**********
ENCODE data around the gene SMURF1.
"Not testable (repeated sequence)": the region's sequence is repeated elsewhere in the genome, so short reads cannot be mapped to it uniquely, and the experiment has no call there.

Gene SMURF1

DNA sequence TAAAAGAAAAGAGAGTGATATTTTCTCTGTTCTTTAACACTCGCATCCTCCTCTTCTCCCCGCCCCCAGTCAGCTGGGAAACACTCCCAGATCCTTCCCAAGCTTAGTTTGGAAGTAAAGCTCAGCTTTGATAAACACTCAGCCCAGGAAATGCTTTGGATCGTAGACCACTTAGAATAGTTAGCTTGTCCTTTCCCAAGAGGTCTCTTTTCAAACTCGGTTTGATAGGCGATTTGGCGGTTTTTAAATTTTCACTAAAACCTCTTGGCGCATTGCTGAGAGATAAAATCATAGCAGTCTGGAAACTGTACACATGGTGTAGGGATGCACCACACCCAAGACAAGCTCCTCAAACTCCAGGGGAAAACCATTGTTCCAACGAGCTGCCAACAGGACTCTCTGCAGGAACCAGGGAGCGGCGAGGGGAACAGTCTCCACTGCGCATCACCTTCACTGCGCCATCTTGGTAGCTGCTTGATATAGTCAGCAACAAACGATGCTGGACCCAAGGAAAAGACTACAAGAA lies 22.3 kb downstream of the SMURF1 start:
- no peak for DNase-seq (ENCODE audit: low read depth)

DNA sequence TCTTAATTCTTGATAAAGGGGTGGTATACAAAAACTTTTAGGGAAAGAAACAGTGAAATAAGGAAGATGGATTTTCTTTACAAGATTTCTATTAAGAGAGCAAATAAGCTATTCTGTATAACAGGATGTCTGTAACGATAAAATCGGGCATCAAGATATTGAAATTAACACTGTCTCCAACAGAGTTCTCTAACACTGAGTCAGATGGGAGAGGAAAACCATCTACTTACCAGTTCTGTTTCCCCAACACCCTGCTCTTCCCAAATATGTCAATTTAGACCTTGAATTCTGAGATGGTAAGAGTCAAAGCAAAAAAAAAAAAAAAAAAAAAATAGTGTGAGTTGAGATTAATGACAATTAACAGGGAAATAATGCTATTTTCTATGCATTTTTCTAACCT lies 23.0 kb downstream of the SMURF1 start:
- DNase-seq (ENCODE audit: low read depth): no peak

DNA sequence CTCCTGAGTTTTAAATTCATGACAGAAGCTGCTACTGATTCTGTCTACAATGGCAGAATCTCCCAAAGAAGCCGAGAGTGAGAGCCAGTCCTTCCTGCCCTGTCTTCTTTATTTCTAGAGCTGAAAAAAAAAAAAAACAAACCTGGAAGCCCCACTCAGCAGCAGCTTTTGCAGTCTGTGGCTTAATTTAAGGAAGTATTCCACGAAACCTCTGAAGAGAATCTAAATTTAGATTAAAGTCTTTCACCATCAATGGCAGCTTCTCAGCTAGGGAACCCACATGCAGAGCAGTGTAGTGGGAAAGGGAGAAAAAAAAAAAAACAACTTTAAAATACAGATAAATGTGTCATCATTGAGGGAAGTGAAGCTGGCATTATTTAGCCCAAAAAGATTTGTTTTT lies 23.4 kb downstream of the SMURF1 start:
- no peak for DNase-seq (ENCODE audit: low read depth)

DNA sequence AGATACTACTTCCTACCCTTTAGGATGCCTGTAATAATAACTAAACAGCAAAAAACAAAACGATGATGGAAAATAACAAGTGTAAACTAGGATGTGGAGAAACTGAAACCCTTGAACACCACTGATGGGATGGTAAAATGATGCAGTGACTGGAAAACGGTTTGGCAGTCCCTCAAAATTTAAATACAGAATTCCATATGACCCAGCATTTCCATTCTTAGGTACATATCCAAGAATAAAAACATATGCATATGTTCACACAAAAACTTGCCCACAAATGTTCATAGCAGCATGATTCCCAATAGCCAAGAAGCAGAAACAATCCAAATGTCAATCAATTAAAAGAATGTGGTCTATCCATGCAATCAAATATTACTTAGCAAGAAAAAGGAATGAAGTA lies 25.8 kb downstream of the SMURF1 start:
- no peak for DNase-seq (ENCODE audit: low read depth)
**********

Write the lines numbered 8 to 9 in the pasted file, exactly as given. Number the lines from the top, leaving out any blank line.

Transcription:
DNA sequence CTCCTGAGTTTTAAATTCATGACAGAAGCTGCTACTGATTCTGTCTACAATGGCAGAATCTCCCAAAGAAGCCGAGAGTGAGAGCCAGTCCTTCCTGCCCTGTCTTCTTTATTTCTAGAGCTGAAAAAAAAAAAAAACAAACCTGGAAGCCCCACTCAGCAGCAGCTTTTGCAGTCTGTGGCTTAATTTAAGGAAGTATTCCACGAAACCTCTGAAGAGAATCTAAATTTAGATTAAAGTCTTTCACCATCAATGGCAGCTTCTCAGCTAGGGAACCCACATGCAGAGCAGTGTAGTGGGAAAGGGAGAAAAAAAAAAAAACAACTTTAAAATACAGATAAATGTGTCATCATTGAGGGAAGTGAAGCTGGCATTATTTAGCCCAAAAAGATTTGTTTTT lies 23.4 kb downstream of the SMURF1 start:
- no peak for DNase-seq (ENCODE audit: low read depth)